On August 8, 2019, the Securities and Exchange Commission (“SEC”) proposed for public comment a set ofamendmentsto modernize the business (Item 101), legal proceedings (Item 102), and risk factor disclosures (Item 105) that registrants are required to make pursuant to Regulation S-K. These amendments are the most recent step in the SEC’s disclosure modernization efforts. The proposed amendments continue the SEC’s movement in favor of “principles-based” disclosure guidelines over prescriptive requirements. The proposal also permits an increased use of hyperlinks, cross-references and summaries. If adopted, the amendments are intended to discourage repetition and disclosure of non-material information in order to focus on more company-tailored disclosures. There is a 60-day public comment period on the proposed amendments following their publication in the Federal Register.
The proposed amendments to Regulation S-K include, among others:
Revising Item 101(a) (General Development of Business) to (i) shift to “principles-based” disclosure by providing a company with a non-exclusive list of the types of information that such company may need to disclose, which list would now cover changes to business strategy as a potential disclosure topic, and require disclosure of a topic only to the extent that such information ismaterialto an understanding of the general development of a company’s business, (ii) eliminate the prescribed timeframe for the disclosure and (iii) for future filings, only require an update for material developments, paired with a hyperlink to the full discussion of the business;
Revising Item 101(c) (Narrative Description of Business) to shift to “principles-based” disclosure, including the addition of the new topic of human capital resources. The proposed rule would replace the current requirement to disclose the number of employees with a requirement to describe the company’s human capital resources, to the extent material to an understanding of the company’s business. Such disclosure would include any human capital measures or objectives that management focuses on in managing the business. The proposed rule provides non-exclusive examples of human capital measures and objectives that may be material, depending on the nature of the company’s business and workforce, such as measures or objectives that address the attraction, development, and retention of personnel. The SEC stated its intent is to elicit, to the extent material, “disclosures regarding human capital that allow investors to better understand and evaluate this company resource and to see through the eyes of management how this resource is managed”;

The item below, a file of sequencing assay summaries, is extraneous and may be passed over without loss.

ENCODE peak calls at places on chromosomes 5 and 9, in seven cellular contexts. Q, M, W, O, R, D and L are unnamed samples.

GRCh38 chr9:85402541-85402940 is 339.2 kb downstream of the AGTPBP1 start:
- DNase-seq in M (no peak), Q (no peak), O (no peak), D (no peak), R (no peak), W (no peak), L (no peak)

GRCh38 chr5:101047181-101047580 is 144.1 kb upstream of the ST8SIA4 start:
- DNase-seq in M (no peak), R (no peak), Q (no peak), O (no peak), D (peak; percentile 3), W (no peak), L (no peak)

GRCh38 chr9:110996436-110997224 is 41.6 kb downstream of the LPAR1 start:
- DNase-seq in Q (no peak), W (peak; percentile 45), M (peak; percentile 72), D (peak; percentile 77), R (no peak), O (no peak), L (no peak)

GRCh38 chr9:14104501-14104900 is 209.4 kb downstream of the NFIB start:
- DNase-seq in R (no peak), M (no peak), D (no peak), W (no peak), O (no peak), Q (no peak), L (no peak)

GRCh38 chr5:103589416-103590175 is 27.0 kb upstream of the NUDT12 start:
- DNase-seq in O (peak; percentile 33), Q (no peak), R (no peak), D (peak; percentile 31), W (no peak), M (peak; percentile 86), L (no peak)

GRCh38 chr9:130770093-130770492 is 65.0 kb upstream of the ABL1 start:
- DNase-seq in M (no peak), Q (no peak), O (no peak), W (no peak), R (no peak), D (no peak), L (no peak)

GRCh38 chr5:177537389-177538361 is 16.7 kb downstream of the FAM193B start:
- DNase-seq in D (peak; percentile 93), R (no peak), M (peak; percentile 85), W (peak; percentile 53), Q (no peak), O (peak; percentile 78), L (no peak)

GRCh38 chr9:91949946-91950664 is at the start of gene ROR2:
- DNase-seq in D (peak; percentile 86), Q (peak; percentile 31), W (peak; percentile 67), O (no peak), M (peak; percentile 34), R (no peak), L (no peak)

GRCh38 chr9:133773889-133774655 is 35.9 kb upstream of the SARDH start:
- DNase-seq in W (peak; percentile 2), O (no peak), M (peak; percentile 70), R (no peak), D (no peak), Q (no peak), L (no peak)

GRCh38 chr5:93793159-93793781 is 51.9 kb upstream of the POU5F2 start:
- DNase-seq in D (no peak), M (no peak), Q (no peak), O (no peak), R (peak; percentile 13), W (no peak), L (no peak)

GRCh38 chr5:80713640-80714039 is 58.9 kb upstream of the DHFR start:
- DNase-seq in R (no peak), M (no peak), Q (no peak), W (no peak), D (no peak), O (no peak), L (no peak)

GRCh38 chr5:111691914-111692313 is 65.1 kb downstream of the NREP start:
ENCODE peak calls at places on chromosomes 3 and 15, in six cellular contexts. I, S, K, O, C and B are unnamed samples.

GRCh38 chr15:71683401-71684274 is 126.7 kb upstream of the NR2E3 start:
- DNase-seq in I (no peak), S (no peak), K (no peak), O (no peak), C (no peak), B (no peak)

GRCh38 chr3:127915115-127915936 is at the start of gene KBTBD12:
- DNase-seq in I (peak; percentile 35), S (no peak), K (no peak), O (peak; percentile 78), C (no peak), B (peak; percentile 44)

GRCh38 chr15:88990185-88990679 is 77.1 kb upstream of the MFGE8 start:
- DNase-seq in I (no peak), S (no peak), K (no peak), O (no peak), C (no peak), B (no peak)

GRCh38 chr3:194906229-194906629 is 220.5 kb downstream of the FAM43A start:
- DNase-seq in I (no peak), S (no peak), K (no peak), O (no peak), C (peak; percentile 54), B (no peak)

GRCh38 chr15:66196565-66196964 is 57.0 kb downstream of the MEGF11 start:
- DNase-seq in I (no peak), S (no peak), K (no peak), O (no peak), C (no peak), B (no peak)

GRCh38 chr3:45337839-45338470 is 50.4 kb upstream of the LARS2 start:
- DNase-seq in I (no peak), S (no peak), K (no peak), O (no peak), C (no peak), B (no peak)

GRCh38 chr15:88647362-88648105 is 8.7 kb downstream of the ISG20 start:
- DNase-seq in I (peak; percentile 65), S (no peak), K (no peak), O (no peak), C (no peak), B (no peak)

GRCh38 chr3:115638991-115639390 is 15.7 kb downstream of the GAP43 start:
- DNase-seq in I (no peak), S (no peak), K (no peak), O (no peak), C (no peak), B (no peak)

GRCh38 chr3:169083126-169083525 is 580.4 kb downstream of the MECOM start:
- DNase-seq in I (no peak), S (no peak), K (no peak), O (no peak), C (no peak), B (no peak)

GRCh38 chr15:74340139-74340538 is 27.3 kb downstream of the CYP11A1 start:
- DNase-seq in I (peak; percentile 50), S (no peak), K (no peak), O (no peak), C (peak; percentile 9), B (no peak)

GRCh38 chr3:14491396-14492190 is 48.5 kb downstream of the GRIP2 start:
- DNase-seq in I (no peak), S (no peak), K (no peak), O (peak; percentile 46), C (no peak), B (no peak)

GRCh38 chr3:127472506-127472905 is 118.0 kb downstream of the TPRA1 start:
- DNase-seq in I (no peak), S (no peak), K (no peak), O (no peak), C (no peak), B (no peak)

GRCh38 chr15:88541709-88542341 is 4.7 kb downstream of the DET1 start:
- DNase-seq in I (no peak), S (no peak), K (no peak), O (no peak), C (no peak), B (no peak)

Revising Item 103 (Legal Proceedings) to permit disclosure of material legal proceedings by including hyperlinks or cross references to legal proceedings disclosure located elsewhere in the filing to avoid duplicative disclosure and revising the $100,000 threshold for disclosure of government environmental proceedings to $300,000 to adjust for inflation; and
Revising Item 105 (Risk Factors) to (i) replace the requirement to disclose the “most significant” risks with “material” risks, meaning those matters to which there is a substantial likelihood that a reasonable investor would attach importance in determining whether to purchase the security, (ii) require a risk factor summary if the actual risk factor section exceeds 15 pages through the use of a series of short, concise, bulleted or numbered statements summarizing the principal factors that make an investment in the company speculative or risky, (iii) require that the risk factors be organized under relevant headings and (iv) require, if a company determines to disclose risk factors that could apply to other companies and the disclosure does not provide an explanation of why the identified risk is specifically relevant to an investor in such company’s stock, disclosure of such risk factors at the end of the risk factor section under the caption “General Risk Factors.”